Effingham Daily News
State Rep. David Reis would be the first to tell that legislation allowing Illinoisans to carry concealed weapons is not perfect.
"This wasn't a bill we would have written, but it's a bill we could get passed," said Reis, R-Ste. Marie.
More than 125 people attended an informational meeting on the "concealed carry" law Thursday evening at the Effingham County Sportsmen's Club near Lake Sara. Reis and fellow state Rep. John Cavaletto, R-Salem, conducted the meeting to educate interested members of the public about a multifaceted law that, Reis said, still faces potential amendments from the anti-gun lobby in the General Assembly.
Reis emphasized there were people from both political parties who favored concealed carry.
"It's not Republican versus Democrat. It's urban versus rural," Reis said.
Even though the law stipulates that Illinois residents must be able to register for a concealed carry permit by Jan. 5, 2014, neither Reis nor IllinoisCarry.com spokeswoman Valinda Rowe have any illusions the fight is over.
"They (gun opponents) will keep coming at us," Reis said. "We will have to be vigilant."
Rowe, who lives in the tiny White County village of Enfield, said she hopes a sustained lobbying effort will keep legislators from watering down the bill any further.
"We want to make sure any changes are in our favor," Rowe said. "It's not a good law yet, but it's law.
"We will need your voices to be heard."
Rowe said one example of something that needs to be changed is the part of the bill that mandates that all concealed carry applications be made online.
"We need to be able to fill out a form and send in a check," she said. "Making everything online is just an extra added burden."
Illinois State Police began last month certifying firearms instructors to handle the expected influx of those seeking concealed carry permits, which will cost $150 for five years.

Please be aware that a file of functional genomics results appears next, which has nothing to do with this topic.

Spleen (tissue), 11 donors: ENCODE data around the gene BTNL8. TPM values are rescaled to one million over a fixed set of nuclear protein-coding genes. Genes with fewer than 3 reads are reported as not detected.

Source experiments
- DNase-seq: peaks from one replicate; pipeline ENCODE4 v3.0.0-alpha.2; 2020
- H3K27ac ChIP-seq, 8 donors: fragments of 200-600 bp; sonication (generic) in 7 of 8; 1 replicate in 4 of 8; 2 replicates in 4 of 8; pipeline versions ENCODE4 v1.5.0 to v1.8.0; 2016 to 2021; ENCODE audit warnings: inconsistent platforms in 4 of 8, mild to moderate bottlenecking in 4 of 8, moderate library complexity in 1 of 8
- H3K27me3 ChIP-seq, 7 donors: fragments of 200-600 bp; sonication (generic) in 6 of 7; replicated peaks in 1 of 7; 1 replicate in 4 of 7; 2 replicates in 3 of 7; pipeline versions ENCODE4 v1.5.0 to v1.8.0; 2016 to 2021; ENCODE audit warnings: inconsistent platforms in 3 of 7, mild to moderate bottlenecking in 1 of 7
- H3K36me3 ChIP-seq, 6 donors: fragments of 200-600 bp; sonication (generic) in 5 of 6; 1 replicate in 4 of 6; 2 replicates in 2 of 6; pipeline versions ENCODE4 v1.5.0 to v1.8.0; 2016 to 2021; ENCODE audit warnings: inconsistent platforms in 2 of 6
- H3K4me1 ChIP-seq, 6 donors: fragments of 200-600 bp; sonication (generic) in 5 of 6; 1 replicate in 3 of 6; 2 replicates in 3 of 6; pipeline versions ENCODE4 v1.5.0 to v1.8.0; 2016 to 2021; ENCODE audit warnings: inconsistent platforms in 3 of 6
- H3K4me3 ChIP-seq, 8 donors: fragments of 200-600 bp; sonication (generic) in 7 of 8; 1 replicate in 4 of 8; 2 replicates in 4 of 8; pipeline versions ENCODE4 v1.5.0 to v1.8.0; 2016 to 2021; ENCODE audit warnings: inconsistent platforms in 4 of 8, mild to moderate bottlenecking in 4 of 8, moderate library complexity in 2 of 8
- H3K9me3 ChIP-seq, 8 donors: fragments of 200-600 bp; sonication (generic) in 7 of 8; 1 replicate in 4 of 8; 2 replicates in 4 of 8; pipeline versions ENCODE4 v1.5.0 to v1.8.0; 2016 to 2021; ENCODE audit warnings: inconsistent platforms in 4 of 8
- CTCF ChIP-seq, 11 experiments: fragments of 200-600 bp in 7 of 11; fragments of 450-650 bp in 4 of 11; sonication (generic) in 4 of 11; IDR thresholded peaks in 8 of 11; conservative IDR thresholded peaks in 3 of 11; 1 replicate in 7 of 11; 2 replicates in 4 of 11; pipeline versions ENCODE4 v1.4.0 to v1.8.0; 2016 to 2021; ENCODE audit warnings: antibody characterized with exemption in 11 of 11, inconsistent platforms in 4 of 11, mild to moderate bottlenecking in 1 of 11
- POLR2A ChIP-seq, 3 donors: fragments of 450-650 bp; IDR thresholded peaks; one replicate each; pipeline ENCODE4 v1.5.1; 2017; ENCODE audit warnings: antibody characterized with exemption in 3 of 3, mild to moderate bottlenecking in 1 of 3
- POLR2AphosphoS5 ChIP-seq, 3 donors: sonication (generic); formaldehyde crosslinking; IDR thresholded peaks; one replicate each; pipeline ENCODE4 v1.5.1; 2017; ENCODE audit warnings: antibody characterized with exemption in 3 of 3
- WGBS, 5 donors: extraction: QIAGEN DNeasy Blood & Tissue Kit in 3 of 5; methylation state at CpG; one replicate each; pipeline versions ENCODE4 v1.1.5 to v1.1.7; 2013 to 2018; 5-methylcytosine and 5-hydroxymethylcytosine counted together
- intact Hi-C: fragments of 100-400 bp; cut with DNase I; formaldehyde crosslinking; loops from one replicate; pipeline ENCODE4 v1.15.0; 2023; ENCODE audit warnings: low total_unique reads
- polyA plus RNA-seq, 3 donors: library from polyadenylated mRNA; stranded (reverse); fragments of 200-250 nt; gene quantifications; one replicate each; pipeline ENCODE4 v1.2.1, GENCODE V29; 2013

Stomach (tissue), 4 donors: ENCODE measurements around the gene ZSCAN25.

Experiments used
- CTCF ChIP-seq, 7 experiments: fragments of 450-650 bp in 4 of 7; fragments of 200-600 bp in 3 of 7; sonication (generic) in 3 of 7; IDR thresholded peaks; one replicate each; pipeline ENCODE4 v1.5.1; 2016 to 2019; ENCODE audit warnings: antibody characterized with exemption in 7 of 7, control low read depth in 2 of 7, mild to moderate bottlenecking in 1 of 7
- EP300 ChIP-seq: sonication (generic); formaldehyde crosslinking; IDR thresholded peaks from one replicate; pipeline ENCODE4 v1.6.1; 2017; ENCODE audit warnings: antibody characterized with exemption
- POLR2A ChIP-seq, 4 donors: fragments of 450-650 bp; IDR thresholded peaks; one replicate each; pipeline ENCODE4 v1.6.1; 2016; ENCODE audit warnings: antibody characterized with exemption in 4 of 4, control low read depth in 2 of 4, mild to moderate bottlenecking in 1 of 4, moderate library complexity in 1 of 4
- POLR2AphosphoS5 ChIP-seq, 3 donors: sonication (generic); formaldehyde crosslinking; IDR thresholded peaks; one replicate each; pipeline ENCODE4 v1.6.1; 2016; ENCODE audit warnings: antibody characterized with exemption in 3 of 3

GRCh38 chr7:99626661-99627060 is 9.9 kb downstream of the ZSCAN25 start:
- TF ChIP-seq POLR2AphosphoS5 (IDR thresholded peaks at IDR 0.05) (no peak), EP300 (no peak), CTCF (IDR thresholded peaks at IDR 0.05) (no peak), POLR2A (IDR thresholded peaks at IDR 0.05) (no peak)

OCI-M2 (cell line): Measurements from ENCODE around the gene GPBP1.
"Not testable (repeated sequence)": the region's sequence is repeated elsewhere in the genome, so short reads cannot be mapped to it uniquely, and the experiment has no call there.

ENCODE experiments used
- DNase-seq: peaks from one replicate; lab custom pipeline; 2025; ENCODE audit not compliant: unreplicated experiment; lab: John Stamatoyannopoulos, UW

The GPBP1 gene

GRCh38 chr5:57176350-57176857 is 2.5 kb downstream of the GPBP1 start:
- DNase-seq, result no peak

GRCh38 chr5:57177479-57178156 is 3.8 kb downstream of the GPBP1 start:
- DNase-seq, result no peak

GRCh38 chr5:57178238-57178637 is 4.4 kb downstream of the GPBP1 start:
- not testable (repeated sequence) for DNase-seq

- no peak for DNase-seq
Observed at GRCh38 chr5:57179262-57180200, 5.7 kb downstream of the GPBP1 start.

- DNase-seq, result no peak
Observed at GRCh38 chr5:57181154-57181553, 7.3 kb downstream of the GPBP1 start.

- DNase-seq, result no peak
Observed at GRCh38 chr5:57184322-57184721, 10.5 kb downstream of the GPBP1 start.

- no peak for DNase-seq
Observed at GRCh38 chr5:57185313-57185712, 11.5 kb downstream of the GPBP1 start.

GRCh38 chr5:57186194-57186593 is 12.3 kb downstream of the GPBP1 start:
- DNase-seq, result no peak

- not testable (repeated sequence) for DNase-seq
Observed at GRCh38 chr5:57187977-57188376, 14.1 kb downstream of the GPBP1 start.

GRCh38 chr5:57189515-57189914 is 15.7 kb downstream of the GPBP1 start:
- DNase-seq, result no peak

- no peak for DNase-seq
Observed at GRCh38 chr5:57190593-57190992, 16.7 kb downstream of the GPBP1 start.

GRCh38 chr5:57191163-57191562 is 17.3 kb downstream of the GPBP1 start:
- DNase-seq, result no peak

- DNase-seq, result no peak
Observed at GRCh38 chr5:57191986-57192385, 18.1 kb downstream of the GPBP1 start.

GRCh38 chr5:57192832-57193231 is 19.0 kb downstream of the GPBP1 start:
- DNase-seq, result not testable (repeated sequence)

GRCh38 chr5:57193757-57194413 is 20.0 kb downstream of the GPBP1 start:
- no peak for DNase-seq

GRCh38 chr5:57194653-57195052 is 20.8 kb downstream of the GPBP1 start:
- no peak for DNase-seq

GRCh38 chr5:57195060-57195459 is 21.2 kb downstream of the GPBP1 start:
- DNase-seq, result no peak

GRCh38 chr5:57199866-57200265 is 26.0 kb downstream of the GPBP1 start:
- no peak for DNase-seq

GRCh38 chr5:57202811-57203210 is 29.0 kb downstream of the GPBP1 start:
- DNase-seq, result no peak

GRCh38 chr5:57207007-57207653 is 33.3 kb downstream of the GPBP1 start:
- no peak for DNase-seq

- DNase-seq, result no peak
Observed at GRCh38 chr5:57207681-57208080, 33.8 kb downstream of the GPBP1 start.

Carbondale police officer Dave Kemp, who operates a gun range and training center near Marion on the side, said just because a person pays $150 for the concealed carry license doesn't mean they should be using a gun.
Kemp said those seeking to qualify for a concealed carry permit must score 210 out of a possible 300, or 70 percent, on a range test.
"Most people will be able to make that score after their training," Kemp said. The law mandates 16 hours of training before a concealed carry permit can be issued.
Kemp warned that firearms training from decades ago doesn't mean one can still accurately fire a weapon.
"Don't think that just because you have a Smith & Wesson by your bed that you're a good shooter," he said. "It's a perishable skill."
Kemp had one final message for the group.
"Don't be naive enough to think a gun is the solution to everything," he said. "It's very easy to talk, but you are getting a permit for a deadly weapon.
"This isn't the magic weapon that would solve everybody's problems," Kemp said, noting he trained people on how to avoid situations that might lead to gunfire.
Sportsman's Club President Lyle Kruger said his club hosted the meeting to clear up misinformation about the new law.
"This way, we heard it from the horse's mouth," Kruger said. "It also gave people a chance to visit the club who normally wouldn't."
Some people drove more than 100 miles to attend Thursday's gathering. Gun range owner Ronald Beatty from Gibson City said he attended Thursday's meeting in an effort to learn more about the new law. In fact, Beatty said, he would like representatives from his area to host similar gatherings.
Beatty said it didn't matter whether one chose to carry a weapon for the concealed carry law to be worthwhile.
"Am I going to be carrying? Maybe not. But the criminal won't know that," he said. "We've operated with a gun-free zone for so long that we've created a criminal-rich environment."
More information on concealed carry regulations are available on either Reis or Cavaletto's websites, or on the Illinois State Police website.